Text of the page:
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Sesame

(Sesamum indicum)

Other Names: Til, Tal, Telu, Ellu, Elum, Kunjid, Kunzhut, Sesamon, Gergelim, Sésamo, Sesam

Description:
Sesame is an annual plant growing to 50–100 cm tall, with opposite leaves 4–14 cm long with an entire margin. The flowers are white to purple, tubular, 3–5 cm long, with a four-lobed mouth. Sesame seeds are tiny, flat oval seeds with a nutty taste and a delicate, almost invisible crunch. Sesame is not strictly a nut but shares many of the characteristics including its flavour and richness in oil. Sesame seeds vary from white to light brown and black. The white variety is the most popular for consumption.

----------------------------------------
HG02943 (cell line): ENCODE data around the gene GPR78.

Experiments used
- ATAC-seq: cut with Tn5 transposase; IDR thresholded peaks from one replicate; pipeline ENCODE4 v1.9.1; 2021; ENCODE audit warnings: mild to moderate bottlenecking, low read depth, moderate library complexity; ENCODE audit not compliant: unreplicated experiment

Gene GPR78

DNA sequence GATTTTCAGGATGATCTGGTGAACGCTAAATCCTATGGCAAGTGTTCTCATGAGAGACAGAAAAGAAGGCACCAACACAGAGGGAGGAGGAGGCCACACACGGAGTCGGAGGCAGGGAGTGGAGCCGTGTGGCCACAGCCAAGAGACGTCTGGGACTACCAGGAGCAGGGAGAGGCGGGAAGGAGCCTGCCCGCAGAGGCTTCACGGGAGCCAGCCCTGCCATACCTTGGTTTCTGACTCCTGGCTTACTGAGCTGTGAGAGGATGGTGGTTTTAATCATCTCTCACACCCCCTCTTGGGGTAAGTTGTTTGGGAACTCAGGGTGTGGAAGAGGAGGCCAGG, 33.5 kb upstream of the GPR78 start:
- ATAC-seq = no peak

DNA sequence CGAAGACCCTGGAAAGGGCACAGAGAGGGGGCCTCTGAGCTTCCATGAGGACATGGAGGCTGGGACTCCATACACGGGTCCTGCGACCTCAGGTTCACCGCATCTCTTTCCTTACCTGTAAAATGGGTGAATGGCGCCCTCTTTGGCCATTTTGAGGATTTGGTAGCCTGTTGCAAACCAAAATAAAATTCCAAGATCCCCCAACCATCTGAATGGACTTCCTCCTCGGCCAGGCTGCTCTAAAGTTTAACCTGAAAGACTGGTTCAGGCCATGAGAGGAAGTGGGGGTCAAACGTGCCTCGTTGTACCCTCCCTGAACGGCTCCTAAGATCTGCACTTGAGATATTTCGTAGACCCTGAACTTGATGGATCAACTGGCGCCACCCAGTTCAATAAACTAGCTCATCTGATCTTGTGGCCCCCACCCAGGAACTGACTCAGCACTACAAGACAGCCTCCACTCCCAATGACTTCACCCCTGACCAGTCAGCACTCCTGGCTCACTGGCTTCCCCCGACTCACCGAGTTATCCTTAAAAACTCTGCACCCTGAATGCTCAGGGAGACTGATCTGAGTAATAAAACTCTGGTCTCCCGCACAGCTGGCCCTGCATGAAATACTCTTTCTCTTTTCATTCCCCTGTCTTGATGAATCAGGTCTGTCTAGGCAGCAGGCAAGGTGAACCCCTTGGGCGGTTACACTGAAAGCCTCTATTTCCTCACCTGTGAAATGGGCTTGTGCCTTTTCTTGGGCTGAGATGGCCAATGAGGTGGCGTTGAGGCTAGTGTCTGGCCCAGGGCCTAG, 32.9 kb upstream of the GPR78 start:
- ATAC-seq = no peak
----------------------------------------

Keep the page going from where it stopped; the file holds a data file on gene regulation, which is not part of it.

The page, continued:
Uses:
An oil is extracted from the seed and used for cooking, salad oil and margarines. It is also available as toasted sesame oil for oriental cooking. The whole seeds can also be eaten and are most often seen as a decoration on cakes, confectionery etc. Sesame seed paste, tahini, is used in many dishes e.g. hummus. Halva, a sweet made from sesame seeds is often found in health food shops. Both sesame oil and roasted seeds are used extensivily in Chinese, Japanese and Korean cooking.

Health:
Sesame seeds are a very good source of manganese, copper, calcium, magnesium, iron, phosphorous, vitamin B1, zinc and dietary fiber.

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